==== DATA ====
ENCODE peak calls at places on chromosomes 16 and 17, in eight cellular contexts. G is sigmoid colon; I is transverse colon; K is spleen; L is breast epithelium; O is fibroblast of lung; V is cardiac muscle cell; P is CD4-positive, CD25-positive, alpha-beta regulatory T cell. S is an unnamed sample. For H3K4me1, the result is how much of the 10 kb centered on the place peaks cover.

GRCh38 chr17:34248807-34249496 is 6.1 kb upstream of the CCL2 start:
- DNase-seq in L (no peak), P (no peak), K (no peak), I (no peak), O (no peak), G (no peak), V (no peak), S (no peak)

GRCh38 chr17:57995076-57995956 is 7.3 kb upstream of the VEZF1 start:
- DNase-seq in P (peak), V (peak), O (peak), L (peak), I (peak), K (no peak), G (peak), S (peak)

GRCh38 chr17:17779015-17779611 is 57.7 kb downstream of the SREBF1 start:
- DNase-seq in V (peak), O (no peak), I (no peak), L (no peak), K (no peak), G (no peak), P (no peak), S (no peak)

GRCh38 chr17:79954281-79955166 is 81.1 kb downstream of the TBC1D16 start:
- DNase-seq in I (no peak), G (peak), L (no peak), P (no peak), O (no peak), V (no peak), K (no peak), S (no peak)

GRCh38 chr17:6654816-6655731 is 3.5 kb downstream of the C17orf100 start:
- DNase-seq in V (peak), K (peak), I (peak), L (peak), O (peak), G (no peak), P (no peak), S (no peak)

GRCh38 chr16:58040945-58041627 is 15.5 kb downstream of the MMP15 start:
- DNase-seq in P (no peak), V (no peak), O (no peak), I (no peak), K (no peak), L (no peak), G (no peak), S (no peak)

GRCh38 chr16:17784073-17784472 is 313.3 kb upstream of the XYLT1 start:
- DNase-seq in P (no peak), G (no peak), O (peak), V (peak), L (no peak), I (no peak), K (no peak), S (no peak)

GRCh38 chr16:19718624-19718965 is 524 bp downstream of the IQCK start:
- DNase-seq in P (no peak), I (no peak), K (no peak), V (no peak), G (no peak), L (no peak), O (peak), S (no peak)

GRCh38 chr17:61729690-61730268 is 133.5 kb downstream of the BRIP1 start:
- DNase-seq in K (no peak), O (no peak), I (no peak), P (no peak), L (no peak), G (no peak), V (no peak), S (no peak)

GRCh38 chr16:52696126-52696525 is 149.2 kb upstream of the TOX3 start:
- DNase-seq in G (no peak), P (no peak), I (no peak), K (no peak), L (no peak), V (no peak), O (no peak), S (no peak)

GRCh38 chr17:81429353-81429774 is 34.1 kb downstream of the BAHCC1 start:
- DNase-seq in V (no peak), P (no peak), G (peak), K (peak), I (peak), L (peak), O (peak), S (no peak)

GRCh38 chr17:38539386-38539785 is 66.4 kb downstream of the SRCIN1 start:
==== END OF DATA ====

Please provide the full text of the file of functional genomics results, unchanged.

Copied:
ENCODE peak calls at places on chromosomes 16 and 17, in eight cellular contexts. G is sigmoid colon; I is transverse colon; K is spleen; L is breast epithelium; O is fibroblast of lung; V is cardiac muscle cell; P is CD4-positive, CD25-positive, alpha-beta regulatory T cell. S is an unnamed sample. For H3K4me1, the result is how much of the 10 kb centered on the place peaks cover.

GRCh38 chr17:34248807-34249496 is 6.1 kb upstream of the CCL2 start:
- DNase-seq in L (no peak), P (no peak), K (no peak), I (no peak), O (no peak), G (no peak), V (no peak), S (no peak)

GRCh38 chr17:57995076-57995956 is 7.3 kb upstream of the VEZF1 start:
- DNase-seq in P (peak), V (peak), O (peak), L (peak), I (peak), K (no peak), G (peak), S (peak)

GRCh38 chr17:17779015-17779611 is 57.7 kb downstream of the SREBF1 start:
- DNase-seq in V (peak), O (no peak), I (no peak), L (no peak), K (no peak), G (no peak), P (no peak), S (no peak)

GRCh38 chr17:79954281-79955166 is 81.1 kb downstream of the TBC1D16 start:
- DNase-seq in I (no peak), G (peak), L (no peak), P (no peak), O (no peak), V (no peak), K (no peak), S (no peak)

GRCh38 chr17:6654816-6655731 is 3.5 kb downstream of the C17orf100 start:
- DNase-seq in V (peak), K (peak), I (peak), L (peak), O (peak), G (no peak), P (no peak), S (no peak)

GRCh38 chr16:58040945-58041627 is 15.5 kb downstream of the MMP15 start:
- DNase-seq in P (no peak), V (no peak), O (no peak), I (no peak), K (no peak), L (no peak), G (no peak), S (no peak)

GRCh38 chr16:17784073-17784472 is 313.3 kb upstream of the XYLT1 start:
- DNase-seq in P (no peak), G (no peak), O (peak), V (peak), L (no peak), I (no peak), K (no peak), S (no peak)

GRCh38 chr16:19718624-19718965 is 524 bp downstream of the IQCK start:
- DNase-seq in P (no peak), I (no peak), K (no peak), V (no peak), G (no peak), L (no peak), O (peak), S (no peak)

GRCh38 chr17:61729690-61730268 is 133.5 kb downstream of the BRIP1 start:
- DNase-seq in K (no peak), O (no peak), I (no peak), P (no peak), L (no peak), G (no peak), V (no peak), S (no peak)

GRCh38 chr16:52696126-52696525 is 149.2 kb upstream of the TOX3 start:
- DNase-seq in G (no peak), P (no peak), I (no peak), K (no peak), L (no peak), V (no peak), O (no peak), S (no peak)

GRCh38 chr17:81429353-81429774 is 34.1 kb downstream of the BAHCC1 start:
- DNase-seq in V (no peak), P (no peak), G (peak), K (peak), I (peak), L (peak), O (peak), S (no peak)

GRCh38 chr17:38539386-38539785 is 66.4 kb downstream of the SRCIN1 start: